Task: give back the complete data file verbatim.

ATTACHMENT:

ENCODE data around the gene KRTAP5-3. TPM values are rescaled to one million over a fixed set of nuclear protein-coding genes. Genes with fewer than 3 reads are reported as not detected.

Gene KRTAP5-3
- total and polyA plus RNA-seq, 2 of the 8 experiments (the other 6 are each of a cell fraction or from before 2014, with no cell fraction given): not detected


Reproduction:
ENCODE data around the gene KRTAP5-3. TPM values are rescaled to one million over a fixed set of nuclear protein-coding genes. Genes with fewer than 3 reads are reported as not detected.

Gene KRTAP5-3
- total and polyA plus RNA-seq, 2 of the 8 experiments (the other 6 are each of a cell fraction or from before 2014, with no cell fraction given): not detected